by Brenna Angel, Kentucky Public Radio
What started out as a program to track where patients get their prescription drugs in Kentucky has expanded to Ohio.
This week the Kentucky All Schedule Prescription Electronic Reporting system, or KASPER, launched a data exchange with the Ohio Automated Rx Reporting System, or OARRS. So far, 12 Kentucky physicians are testing the program.
“The fact that that pilot’s up, running, and we’ve got users sharing data means that we’ve made a huge advance in being able to take this statewide between Ohio and Kentucky and to start bringing other states on board so that we’re all sharing,” says KASPER manager Dave Hopkins.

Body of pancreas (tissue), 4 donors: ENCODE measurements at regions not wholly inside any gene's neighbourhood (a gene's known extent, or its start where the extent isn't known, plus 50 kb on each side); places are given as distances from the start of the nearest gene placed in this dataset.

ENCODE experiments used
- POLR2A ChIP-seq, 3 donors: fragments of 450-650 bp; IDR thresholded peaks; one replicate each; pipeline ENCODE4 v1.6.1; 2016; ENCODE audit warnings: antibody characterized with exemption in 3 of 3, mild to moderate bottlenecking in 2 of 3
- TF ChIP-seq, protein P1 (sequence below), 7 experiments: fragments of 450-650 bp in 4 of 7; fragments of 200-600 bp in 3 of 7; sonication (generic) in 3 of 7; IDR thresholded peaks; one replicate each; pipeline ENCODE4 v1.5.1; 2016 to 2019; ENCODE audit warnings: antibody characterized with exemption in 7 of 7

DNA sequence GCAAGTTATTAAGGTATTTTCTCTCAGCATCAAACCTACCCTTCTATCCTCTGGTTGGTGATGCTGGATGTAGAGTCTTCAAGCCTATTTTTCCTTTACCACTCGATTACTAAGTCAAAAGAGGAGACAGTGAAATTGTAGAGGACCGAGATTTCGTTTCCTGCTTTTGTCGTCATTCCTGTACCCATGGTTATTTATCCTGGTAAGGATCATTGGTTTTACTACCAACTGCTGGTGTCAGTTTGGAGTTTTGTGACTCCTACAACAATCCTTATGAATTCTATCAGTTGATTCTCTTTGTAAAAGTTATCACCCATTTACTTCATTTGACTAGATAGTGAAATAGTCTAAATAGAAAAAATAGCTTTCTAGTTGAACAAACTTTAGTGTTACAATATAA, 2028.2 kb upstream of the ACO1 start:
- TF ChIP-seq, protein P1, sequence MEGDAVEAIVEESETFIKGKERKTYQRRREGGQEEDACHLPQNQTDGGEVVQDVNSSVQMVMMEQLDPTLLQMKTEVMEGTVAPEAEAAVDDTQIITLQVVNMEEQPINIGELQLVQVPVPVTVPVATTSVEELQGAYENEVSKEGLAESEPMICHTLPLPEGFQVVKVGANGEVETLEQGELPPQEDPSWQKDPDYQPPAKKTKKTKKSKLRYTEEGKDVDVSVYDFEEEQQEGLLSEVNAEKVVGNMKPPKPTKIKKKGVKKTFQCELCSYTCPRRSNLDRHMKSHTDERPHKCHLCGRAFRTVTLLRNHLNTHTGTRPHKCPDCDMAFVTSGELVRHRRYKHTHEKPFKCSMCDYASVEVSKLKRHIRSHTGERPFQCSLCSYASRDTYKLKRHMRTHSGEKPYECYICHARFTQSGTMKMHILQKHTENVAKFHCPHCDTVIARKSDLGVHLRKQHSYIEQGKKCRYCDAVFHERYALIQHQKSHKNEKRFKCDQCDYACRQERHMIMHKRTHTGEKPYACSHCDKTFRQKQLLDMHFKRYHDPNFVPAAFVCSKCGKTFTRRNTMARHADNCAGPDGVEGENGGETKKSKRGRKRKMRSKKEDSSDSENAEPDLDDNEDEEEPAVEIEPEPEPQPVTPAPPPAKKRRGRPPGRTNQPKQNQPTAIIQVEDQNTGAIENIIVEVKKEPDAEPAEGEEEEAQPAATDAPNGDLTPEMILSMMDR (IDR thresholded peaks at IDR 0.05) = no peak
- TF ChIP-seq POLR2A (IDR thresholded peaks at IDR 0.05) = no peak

Now a doctor or pharmacist in Kentucky can check if their patient has been prescribed drugs in Ohio without logging on to a different network. That should make it easier to drug abusers who go to multiple doctors for medication.
Hopkins plans to continue the pilot for about one or two months before expanding it to other KASPER users across the state.
Prescription drug abuse is rampant in parts of Kentucky, and many of the drugs are purchased in other states. Hopkins says a meeting is scheduled for next Thursday to discuss possibilities for a single software interface that could be used nationwide.